By breaking down silos to enable idea and information sharing, supply chain leaders can create innovative solutions that not only impact the bottom line but also improve customer communications, leading to better partnerships. Internally, it is wise to establish an open communication policy. If you want to streamline processes in the warehouse, talk to the people on the warehouse floor to learn where the biggest improvements are needed and what new technologies or processes can make certain tasks easier to accomplish.

Your Takeaway: Eliminate the barriers amongst leadership and entry-level and find a time and place to foster conversations that can lead to collaboration.

3. Move beyond cost fixation; without risk, there is no return.

The saying goes “there is no reward without risk” and it holds true in the supply chain—particularly where money is concerned.  Too often, companies shoot down innovative solutions because the potential price tag is “too high.” Fixating on costs halts the innovation process, and it is a good way to fall behind the competition.

Your Takeaway: To see company-wide progress, remind top leaders that innovation cost can be mitigated by practicing smaller-scale, low-risk proof of concepts to test and prove the assumptions and savings. To see industry-wide progress, allow for collaboration among suppliers and vendors—again, alliance is a vital piece of progress.

4. Realize that even Amazon has limitations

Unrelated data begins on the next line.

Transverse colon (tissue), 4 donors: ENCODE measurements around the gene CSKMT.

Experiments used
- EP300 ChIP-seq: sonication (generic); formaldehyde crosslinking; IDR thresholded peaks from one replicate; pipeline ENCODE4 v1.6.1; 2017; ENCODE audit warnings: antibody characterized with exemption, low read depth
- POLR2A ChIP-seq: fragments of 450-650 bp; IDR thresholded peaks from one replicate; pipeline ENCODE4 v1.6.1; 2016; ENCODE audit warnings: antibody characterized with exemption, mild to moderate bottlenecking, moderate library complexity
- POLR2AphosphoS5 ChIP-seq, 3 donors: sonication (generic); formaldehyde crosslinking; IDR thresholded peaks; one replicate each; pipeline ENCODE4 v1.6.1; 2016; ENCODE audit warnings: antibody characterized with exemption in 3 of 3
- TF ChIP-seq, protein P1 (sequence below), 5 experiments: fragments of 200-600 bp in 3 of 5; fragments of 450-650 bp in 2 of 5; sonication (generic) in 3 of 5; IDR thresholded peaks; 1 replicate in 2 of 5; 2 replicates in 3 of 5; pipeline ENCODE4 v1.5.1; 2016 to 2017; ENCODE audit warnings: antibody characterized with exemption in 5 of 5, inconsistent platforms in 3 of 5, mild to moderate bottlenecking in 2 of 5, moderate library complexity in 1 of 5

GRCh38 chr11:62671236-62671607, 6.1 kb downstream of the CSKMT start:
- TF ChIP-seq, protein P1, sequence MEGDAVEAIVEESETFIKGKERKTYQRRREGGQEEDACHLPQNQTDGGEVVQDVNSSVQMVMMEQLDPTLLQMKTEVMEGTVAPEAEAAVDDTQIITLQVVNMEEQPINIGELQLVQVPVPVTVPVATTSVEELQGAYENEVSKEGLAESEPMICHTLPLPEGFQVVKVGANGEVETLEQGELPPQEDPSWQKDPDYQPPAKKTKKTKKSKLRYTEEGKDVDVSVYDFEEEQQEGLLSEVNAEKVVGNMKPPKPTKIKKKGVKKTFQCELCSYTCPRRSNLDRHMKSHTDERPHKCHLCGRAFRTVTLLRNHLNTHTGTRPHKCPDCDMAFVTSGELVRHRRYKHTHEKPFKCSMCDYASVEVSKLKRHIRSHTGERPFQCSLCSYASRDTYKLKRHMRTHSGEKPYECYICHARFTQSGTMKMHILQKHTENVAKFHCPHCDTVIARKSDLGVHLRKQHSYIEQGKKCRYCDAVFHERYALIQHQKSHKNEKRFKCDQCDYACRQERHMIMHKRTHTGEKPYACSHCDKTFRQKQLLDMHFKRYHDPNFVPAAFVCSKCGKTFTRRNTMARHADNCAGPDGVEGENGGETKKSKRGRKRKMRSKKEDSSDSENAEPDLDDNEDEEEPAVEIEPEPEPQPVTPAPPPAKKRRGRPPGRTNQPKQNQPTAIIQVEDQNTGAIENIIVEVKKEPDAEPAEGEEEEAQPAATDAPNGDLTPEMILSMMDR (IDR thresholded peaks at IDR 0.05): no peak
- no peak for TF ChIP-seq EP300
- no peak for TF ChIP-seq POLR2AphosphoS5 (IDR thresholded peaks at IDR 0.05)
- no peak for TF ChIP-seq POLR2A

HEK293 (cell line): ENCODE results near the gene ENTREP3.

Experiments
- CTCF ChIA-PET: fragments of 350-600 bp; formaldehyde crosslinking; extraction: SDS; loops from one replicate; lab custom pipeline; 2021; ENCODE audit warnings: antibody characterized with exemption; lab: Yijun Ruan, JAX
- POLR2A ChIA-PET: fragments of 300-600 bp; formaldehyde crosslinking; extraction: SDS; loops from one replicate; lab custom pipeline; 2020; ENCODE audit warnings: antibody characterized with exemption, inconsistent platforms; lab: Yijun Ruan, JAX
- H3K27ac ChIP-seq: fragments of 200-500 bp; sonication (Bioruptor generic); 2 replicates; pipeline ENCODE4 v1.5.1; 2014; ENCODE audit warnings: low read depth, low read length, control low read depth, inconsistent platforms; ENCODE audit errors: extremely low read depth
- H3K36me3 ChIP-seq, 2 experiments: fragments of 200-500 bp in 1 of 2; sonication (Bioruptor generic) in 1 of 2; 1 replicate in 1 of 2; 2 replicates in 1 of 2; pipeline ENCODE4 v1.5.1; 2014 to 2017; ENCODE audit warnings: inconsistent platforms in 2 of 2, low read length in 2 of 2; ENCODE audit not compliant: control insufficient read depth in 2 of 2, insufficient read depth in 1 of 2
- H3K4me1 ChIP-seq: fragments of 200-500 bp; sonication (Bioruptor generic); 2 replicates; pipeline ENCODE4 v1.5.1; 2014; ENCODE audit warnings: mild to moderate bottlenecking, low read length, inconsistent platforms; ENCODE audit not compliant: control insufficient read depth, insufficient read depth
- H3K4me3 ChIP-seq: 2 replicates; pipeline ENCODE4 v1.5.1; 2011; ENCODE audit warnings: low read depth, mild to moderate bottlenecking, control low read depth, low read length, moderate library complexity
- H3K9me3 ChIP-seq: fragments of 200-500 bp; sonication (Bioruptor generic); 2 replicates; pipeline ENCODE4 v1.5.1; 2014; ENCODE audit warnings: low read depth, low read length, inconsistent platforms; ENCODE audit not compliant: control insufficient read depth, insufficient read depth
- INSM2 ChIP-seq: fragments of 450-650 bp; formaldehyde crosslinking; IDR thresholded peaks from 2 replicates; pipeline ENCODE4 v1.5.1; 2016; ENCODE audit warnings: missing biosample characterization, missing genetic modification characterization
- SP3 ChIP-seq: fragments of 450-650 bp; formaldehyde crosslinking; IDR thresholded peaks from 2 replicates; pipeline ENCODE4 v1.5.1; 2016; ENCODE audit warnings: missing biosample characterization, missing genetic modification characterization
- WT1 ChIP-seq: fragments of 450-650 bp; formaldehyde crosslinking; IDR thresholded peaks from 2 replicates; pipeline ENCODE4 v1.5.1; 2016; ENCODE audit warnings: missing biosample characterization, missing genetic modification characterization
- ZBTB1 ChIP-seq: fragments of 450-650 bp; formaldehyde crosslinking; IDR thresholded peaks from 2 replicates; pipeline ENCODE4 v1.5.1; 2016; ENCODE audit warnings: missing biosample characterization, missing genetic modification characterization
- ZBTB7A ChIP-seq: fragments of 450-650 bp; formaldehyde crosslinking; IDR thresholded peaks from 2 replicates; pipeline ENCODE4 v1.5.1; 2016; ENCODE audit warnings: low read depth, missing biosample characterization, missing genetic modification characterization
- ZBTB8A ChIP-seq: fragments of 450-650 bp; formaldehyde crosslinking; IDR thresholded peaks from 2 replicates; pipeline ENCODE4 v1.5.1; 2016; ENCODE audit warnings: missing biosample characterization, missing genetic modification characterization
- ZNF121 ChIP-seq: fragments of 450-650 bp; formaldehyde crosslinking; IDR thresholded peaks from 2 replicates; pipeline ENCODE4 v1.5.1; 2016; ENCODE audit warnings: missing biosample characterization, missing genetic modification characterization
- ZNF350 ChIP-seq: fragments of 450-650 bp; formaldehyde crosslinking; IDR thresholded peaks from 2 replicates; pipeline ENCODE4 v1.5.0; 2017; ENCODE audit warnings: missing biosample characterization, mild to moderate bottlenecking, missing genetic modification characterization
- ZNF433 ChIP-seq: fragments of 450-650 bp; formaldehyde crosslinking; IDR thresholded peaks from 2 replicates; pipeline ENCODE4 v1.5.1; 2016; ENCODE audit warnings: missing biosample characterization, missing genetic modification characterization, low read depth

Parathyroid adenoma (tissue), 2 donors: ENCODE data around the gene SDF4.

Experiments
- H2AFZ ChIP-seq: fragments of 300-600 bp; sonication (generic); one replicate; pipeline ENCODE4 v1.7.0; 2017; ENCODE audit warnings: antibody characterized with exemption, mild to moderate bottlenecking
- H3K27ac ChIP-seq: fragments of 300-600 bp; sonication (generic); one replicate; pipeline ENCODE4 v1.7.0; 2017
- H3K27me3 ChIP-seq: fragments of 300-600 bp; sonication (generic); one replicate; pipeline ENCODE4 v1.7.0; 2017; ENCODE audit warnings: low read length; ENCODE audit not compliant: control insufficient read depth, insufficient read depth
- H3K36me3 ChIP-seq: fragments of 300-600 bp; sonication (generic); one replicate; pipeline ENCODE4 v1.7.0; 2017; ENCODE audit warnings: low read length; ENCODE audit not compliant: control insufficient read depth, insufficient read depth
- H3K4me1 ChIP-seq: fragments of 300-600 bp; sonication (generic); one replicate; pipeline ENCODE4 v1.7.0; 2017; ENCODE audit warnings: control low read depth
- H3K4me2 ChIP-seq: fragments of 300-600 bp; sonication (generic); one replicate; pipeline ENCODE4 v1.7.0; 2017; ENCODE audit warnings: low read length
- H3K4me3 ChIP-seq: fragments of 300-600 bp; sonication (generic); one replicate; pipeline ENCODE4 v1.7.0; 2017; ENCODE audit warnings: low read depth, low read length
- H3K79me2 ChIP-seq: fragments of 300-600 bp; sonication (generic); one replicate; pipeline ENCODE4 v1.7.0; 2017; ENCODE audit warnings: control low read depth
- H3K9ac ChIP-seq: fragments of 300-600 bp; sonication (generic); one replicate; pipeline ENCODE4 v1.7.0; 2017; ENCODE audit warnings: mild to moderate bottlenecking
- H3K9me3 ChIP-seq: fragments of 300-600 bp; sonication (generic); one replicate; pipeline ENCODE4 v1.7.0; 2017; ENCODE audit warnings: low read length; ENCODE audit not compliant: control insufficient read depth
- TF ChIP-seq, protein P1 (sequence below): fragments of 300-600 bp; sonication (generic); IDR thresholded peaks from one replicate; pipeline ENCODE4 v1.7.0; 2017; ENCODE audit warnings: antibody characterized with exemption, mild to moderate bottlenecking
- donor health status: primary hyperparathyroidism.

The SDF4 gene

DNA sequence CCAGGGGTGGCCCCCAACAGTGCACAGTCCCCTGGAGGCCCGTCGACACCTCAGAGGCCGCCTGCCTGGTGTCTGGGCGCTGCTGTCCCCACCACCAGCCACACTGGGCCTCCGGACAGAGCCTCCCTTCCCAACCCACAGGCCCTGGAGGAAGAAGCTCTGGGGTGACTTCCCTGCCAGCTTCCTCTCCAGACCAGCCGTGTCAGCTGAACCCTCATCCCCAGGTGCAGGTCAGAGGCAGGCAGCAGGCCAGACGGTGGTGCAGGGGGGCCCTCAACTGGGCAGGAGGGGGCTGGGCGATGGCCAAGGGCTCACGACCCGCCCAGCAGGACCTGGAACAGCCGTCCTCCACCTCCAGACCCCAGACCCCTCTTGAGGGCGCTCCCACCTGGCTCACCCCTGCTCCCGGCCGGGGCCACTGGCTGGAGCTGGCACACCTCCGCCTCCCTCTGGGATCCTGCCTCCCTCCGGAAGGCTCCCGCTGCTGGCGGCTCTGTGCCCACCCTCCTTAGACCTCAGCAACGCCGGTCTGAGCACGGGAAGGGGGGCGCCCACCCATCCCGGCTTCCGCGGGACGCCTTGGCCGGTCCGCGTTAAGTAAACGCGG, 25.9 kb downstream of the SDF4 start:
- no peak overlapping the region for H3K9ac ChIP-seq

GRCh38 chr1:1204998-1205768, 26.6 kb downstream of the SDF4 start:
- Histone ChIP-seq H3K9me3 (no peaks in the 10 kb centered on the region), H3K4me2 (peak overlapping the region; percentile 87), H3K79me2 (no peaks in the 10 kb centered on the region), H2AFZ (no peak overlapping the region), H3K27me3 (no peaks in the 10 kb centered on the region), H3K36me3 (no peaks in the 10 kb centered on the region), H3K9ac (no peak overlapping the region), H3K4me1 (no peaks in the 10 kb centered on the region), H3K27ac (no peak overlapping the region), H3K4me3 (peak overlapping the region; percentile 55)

“The Amazon Effect” is a foreboding presence in the supply chain, and a difficult one to ignore. However, they are only one example of a successful supply chain leader. Just because one business’ strategy sees success does not mean that it will translate to an entirely different organization.

Focus on one or two improvement areas within your own supply chain, then look to Amazon’s approach, and conceptualize how you can use it to better fit your company goals. Indochino, a made-to-measure online men’s clothing company, is a great example of this process. They recognized Amazon’s success in delivery and variety along with the decreasing popularity of brick-and-mortars. Now, Indochino also has storefronts used only for showcasing styles and working one-on-one with a stylist. Customers must make their purchases online, safeguarding Indochino from managing in-store inventory.

Your Takeaway: Companies like Walmart and Amazon set a high precedent. Capitalize on their processes and approaches. Understand the difference between modeling and innovating. How can you copy best practices from others and improve your operations?

To move into the future, the supply chain will need innovative solutions, but there should be an industry-wide understanding of what innovation means and how we can achieve it. Identifying the techniques and technologies that bring about significant and measurable change is possible, but only when industry leaders make visible their successes, shortcomings, and opinions. Continuous collaboration, connectivity and agility, and resilience are key. We need to work together across all levels internally, and among all supply chain organizations to continue bringing innovation throughout the industry.

Kristi Montgomery is vice president of innovation at Kenco Logistics.